“You say no one, none?” Avatar asks, as he discretely sheds a tear.

The Argo Press Star Blazers comic book added a little background detail that wasn’t in either Star Blazers or Yamato. It’s mentioned that Avatar’s son, Adam, was on board the Paladin. This scene can be used to support that story element, as Avatar’s tear could result from the confirmation of Adam’s death. Personally, I never saw the appeal of linking Avatar and Wildstar’s tragedies even more closely together. IMO, if you review episode 1, the look of sadness that crosses Avatar’s face when informed that Wildstar’s ship is the only other one remaining indicates to me that his son was already lost at that point.

For the third episode in a row, the Argo is forced to undergo emergency repairs. This, to me, was a great element of the series. They didn’t have magical supertech that just worked. Things broke and needed maintenance, just like in real life. It also added a note of caution; they had a super-weapon in the Wave-Motion Gun, but they couldn’t just use it at any time as the shock of each firing could damage the ship.

“There are 359 days left.”

Continue to Episode 7

3 thoughts on “Episode 6 Commentary

  1. I /just/ finished this episode and was compelled to look up the commentary here because whenever you hear exposition like “send in the robot/automated tanks/ships” (sometimes even referencing what obviously appear to be humanoid lifeforms) or “everybody made it to the escape ships before the base/ship blew up” it usually means that in the original version people died horrible deaths or were killed in cold blood. I guess I can understand trying to tone it down for kids. But, you know what? When I first saw this episode in the mid-70s, when I was about 9 or 10 years of age, I had no idea that there was a “remote controlled” tank. I guess the dialog went by too quickly because I was completely engaged in what was happening on the TV screen (which I was literally sitting 1 foot from* ). I thought there were people in the tank and Derek shot them through the hatch! I guess I turned out OK when I grew up. I haven’t gone around ruthlessly shooting people behind hatches yet, so I think I made it through without being scarred for life. heheheh πŸ˜‰ I also had no problem with Han shooting Greedo in the first Star Wars film (“A New Hope” which is colloquially known as simply “Star Wars” to us old farts. heheh πŸ˜› ) either. πŸ˜‰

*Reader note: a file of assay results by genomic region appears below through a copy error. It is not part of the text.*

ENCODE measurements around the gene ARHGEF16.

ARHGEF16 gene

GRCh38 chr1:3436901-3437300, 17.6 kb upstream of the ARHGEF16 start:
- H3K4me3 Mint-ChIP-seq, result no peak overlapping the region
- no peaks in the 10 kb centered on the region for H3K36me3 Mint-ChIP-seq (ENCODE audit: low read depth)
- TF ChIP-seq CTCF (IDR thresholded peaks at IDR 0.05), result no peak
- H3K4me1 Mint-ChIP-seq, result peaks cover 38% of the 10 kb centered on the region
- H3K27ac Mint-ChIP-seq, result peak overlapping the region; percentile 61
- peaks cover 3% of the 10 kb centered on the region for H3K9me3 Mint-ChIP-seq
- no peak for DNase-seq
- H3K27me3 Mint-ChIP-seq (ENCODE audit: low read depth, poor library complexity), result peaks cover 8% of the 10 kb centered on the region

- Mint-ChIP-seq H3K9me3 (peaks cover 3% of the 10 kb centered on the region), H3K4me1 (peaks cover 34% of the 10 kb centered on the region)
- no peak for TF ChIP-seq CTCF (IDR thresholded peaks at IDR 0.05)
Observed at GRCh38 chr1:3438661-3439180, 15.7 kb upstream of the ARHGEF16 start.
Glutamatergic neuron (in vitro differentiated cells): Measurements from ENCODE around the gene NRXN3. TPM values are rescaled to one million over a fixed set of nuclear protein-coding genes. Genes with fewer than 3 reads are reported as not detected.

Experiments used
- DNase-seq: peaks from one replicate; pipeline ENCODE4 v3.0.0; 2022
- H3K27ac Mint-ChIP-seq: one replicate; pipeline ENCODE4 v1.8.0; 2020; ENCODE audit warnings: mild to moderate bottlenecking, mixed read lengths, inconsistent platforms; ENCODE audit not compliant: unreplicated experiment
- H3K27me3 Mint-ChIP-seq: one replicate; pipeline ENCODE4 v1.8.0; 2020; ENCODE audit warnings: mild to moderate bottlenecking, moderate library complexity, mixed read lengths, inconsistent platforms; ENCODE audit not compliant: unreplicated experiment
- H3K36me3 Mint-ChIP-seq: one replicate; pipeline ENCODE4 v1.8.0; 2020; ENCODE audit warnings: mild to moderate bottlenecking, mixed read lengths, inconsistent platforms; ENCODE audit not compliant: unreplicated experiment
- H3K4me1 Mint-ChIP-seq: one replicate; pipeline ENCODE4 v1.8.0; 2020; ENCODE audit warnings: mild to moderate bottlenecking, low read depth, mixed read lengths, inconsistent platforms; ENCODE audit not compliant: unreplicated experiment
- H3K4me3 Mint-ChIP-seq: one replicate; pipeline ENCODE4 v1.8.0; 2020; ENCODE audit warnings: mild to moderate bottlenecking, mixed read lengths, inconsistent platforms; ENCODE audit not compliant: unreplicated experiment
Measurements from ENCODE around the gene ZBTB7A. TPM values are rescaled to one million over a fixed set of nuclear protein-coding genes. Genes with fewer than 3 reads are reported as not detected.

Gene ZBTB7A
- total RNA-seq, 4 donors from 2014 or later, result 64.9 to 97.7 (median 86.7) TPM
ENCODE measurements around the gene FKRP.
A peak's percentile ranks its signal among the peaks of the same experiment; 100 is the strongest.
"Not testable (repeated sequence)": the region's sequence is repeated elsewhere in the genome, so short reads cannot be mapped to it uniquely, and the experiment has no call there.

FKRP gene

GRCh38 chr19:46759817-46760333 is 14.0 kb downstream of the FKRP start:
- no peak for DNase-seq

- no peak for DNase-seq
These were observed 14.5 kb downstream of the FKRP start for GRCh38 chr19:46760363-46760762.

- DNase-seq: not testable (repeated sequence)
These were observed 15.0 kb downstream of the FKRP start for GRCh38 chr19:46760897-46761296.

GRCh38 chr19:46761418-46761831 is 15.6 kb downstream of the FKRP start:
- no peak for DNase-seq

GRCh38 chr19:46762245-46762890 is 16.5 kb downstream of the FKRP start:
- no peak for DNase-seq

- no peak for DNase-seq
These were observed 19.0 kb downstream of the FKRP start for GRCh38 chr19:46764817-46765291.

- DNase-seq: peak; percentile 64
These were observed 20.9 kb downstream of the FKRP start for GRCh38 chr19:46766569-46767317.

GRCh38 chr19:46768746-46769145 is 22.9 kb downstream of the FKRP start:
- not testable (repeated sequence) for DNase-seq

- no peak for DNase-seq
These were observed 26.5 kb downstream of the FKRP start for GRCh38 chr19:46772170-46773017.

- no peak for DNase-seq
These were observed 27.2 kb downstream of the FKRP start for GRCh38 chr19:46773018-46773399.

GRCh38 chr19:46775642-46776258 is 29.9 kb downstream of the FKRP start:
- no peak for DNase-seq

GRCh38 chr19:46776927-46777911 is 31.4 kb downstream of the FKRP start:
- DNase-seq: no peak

* Because the show came on at something like 5:30am and I didn’t want to wake up my parents! πŸ˜‰ πŸ˜›

  2. In the new series, while they’re on Titan, they pick up a distress signal and find the ship, and it’s mentioned that it’s the same sort of ship that Alex Wildstar used to captain. As they’re exploring the ship, the Gamilon robot troopers show up and the firefight is within the ship, and that’s where Derek finds the gun. The Alex Wildstar reveal is telegraphed to heck and back; man, way to blunt the emotional impact. As happens so often, I feel that the “ideal” version of this episode would fall between the the 1970s and 2010s versions: the crew detects a distress signal but doesn’t quite find the Paladin before they’re attacked, but they find the gun out in the open. That way, it’s not an unbelievable coincidence that they end up so near the Paladin, and it’s still like Alex left the gun to save his brother.

    To me, the pieces all fit together as: Alex and the Paladin managed to limp their way back to Titan, they crash landed, Alex tried to make a stand against the Gamilons on the ice field but was captured and dropped his gun on the ice. (Let’s not talk about how close Pluto and Saturn are because very few shows ever get that right.)

  3. Arguably Titan does have “an environment similar to Earth’s but colder,” in the sense that it has a methane cycle similar to Earth’s water cycle.